Mishkan in Mississippi

View as Single Page Single Page   
The sacrificial lamb.


The sacrificial lamb.

The last thing I imagined to find when I moved to Mississippi? A tabernacle.

Over the years, I’ve learned a lot about the Mishkan, the encampment the Israelites set up in the while wandering in the desert, the physical space where God dwelled among them. But I never thought I would see a life-size replica… let alone in Pearl, Mississippi.

I read about it online, and was immediately tempted to go see itbut I also felt a bit strange about the fact that this “life-size replica of the Mosaic Sanctuary that God gave instructions to Moses to build in the wilderness” was constructed by a Seventh-day Adventist organization. I wondered what the agenda might be, as the group travels with the tabernacle across the nation.

But my curiosity got the best of me. And so I went to see the Mishkan.

Located in the middle of a large open field, next to a church in Pearl, Mississippi, sat several large tents. Two kind older women welcomed me and handed me an admission ticket that read “tribe of Benjamin.” My father’s Hebrew name, I observed silently. The women asked me why I was in Jackson, where I worked and I told them about the Institute of Southern Jewish Life. Although I wasn’t trying to hide the fact that I’m Jewish, I realized I was a bit uncomfortable. Was I coming here “as a Jew”? Was I walking in as a student of religious studies?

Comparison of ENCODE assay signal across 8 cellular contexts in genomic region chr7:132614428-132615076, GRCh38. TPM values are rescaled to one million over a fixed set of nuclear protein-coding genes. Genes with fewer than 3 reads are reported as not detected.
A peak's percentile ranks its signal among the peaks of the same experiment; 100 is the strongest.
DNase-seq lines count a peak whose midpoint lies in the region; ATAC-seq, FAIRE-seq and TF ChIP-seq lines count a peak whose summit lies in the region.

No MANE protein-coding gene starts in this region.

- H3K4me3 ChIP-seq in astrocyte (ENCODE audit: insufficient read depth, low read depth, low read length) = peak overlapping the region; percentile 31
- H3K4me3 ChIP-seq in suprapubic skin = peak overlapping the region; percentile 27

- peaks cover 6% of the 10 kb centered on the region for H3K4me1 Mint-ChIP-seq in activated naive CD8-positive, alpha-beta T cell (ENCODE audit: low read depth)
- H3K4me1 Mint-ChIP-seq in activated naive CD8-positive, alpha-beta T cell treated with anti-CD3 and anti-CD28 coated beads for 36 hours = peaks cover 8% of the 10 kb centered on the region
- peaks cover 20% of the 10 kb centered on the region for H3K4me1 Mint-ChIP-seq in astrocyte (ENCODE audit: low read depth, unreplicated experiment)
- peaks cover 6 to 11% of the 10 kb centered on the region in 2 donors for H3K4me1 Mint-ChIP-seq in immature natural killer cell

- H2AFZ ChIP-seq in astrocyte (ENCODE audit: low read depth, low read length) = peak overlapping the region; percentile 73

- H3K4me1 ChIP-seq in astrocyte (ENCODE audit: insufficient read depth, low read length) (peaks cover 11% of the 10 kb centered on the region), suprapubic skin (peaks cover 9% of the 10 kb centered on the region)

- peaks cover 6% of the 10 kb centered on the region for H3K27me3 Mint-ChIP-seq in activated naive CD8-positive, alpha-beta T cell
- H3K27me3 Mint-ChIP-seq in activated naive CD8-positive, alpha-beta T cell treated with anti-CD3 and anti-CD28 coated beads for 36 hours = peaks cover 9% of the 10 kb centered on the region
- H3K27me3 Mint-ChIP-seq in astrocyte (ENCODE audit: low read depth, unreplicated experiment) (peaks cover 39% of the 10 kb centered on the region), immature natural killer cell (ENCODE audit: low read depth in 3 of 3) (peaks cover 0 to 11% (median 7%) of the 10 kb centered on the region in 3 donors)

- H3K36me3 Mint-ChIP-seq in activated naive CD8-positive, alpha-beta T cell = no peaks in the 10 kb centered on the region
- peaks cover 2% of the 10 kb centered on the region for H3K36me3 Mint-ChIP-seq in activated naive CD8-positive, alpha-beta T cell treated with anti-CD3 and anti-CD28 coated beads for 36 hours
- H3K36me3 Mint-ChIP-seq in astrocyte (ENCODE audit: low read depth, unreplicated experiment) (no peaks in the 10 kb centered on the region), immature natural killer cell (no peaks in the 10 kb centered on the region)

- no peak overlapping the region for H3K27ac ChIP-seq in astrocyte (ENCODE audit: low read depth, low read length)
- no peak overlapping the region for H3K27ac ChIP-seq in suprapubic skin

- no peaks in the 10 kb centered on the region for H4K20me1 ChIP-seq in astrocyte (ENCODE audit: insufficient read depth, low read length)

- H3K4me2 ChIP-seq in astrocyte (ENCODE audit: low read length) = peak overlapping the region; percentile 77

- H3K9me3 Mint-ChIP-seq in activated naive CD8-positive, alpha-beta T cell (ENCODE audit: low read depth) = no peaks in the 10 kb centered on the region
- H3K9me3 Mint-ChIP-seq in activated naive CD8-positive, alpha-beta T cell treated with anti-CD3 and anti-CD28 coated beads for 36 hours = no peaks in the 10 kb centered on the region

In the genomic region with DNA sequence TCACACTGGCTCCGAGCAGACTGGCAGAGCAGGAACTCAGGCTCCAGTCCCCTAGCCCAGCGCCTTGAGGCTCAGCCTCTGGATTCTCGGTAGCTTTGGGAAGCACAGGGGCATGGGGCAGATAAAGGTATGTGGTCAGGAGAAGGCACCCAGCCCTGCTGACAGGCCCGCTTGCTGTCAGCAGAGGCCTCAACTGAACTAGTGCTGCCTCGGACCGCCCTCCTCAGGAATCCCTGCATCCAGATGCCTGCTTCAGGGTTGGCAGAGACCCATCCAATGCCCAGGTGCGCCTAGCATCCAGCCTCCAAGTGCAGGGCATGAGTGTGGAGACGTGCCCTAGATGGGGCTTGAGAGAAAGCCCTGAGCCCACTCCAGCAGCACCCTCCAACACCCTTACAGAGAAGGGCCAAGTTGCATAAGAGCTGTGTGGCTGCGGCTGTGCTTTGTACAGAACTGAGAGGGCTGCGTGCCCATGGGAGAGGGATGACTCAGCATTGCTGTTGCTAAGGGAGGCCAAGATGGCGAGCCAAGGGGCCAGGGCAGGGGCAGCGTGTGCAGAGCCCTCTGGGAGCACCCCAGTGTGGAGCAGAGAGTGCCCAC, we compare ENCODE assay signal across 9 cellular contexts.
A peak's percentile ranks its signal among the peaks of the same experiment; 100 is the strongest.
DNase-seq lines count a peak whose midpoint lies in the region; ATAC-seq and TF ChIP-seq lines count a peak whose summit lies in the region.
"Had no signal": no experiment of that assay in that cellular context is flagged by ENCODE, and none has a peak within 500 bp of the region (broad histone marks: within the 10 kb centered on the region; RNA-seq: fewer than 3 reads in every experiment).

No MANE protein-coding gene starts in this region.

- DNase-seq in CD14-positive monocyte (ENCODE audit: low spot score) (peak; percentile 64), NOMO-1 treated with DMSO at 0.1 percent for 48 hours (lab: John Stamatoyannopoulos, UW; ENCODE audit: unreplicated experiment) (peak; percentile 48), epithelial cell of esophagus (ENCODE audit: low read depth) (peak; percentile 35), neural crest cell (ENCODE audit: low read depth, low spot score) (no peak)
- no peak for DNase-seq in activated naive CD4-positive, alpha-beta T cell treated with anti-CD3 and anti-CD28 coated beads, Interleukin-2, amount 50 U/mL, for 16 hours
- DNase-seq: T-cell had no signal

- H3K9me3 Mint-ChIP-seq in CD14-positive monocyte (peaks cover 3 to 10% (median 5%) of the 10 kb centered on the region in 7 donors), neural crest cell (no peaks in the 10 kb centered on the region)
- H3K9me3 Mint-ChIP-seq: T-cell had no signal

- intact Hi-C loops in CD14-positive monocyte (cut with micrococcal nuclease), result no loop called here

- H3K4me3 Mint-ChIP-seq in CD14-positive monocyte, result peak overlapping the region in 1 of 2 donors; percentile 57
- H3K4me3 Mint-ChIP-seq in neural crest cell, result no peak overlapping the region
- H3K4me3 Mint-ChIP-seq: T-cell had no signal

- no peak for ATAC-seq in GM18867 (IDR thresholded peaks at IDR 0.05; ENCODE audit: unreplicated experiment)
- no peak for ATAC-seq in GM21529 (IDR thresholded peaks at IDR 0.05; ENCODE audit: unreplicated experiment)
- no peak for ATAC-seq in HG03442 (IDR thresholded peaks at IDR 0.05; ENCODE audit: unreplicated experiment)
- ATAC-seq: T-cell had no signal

Either way, I was probably not their intended audience.

Our tour guide began by explaining the history of the Temple, and Jewish worship at the Temple. I was impressed with the guide’s level of knowledge. He had a lot of dates and important figures memorized, and his information seemed consistent with what I learned in my Jewish day school education.

We walked into the tent, stopping to look at the altar made of “brass” (or plastic spray-painted to look like brass). An unfortunate plush-toy sheep was awaiting a demonstration. The guide explained to us the process of sacrifice, starting with the sin, and ending with the fats and innards burnt on the altar. He shared all the information I was familiar with, but his interpretation was different: for the tour guide in the church’s re-created tabernacle, every part of the sacrifice and worship to God somehow connected to Jesus’ ministry.

Posted on September 8, 2014
View as Single Page Single Page    Print this page Print this page

Note: The opinions expressed here are the personal views of the author. All comments on MyJewishLearning.com are moderated. Any comment that is offensive or inappropriate will be removed. Privacy Policy